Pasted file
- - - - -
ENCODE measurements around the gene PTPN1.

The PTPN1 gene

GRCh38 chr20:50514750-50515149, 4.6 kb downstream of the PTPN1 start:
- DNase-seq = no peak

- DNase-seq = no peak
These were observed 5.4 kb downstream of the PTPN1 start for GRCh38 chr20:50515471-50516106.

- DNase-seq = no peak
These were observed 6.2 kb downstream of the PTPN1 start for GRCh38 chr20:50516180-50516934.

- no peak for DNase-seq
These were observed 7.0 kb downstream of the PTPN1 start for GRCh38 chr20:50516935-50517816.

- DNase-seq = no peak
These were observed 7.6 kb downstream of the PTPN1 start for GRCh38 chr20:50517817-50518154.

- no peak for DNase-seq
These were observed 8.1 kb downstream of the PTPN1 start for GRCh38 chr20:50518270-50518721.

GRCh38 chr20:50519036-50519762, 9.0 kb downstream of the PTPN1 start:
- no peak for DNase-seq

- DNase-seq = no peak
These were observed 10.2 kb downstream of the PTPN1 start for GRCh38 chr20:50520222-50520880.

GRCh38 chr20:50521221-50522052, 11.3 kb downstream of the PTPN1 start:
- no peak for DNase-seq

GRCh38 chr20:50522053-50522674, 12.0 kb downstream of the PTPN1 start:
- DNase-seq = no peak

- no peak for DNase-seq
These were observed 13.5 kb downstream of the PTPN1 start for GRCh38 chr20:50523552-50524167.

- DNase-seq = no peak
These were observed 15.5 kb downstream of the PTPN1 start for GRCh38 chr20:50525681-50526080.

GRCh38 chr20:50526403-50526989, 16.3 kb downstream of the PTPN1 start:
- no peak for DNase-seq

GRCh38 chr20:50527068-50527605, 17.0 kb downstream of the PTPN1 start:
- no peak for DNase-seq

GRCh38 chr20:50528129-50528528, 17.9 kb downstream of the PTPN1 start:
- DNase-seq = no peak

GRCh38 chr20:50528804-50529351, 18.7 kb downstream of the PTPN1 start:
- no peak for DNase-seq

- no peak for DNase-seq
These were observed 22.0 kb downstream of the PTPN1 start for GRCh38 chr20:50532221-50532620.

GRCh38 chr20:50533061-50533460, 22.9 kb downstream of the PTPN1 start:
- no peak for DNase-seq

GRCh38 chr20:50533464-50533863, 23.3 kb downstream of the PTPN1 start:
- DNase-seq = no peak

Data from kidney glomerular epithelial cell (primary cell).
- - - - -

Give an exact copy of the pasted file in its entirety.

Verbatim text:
ENCODE measurements around the gene PTPN1.

The PTPN1 gene

GRCh38 chr20:50514750-50515149, 4.6 kb downstream of the PTPN1 start:
- DNase-seq = no peak

- DNase-seq = no peak
These were observed 5.4 kb downstream of the PTPN1 start for GRCh38 chr20:50515471-50516106.

- DNase-seq = no peak
These were observed 6.2 kb downstream of the PTPN1 start for GRCh38 chr20:50516180-50516934.

- no peak for DNase-seq
These were observed 7.0 kb downstream of the PTPN1 start for GRCh38 chr20:50516935-50517816.

- DNase-seq = no peak
These were observed 7.6 kb downstream of the PTPN1 start for GRCh38 chr20:50517817-50518154.

- no peak for DNase-seq
These were observed 8.1 kb downstream of the PTPN1 start for GRCh38 chr20:50518270-50518721.

GRCh38 chr20:50519036-50519762, 9.0 kb downstream of the PTPN1 start:
- no peak for DNase-seq

- DNase-seq = no peak
These were observed 10.2 kb downstream of the PTPN1 start for GRCh38 chr20:50520222-50520880.

GRCh38 chr20:50521221-50522052, 11.3 kb downstream of the PTPN1 start:
- no peak for DNase-seq

GRCh38 chr20:50522053-50522674, 12.0 kb downstream of the PTPN1 start:
- DNase-seq = no peak

- no peak for DNase-seq
These were observed 13.5 kb downstream of the PTPN1 start for GRCh38 chr20:50523552-50524167.

- DNase-seq = no peak
These were observed 15.5 kb downstream of the PTPN1 start for GRCh38 chr20:50525681-50526080.

GRCh38 chr20:50526403-50526989, 16.3 kb downstream of the PTPN1 start:
- no peak for DNase-seq

GRCh38 chr20:50527068-50527605, 17.0 kb downstream of the PTPN1 start:
- no peak for DNase-seq

GRCh38 chr20:50528129-50528528, 17.9 kb downstream of the PTPN1 start:
- DNase-seq = no peak

GRCh38 chr20:50528804-50529351, 18.7 kb downstream of the PTPN1 start:
- no peak for DNase-seq

- no peak for DNase-seq
These were observed 22.0 kb downstream of the PTPN1 start for GRCh38 chr20:50532221-50532620.

GRCh38 chr20:50533061-50533460, 22.9 kb downstream of the PTPN1 start:
- no peak for DNase-seq

GRCh38 chr20:50533464-50533863, 23.3 kb downstream of the PTPN1 start:
- DNase-seq = no peak

Data from kidney glomerular epithelial cell (primary cell).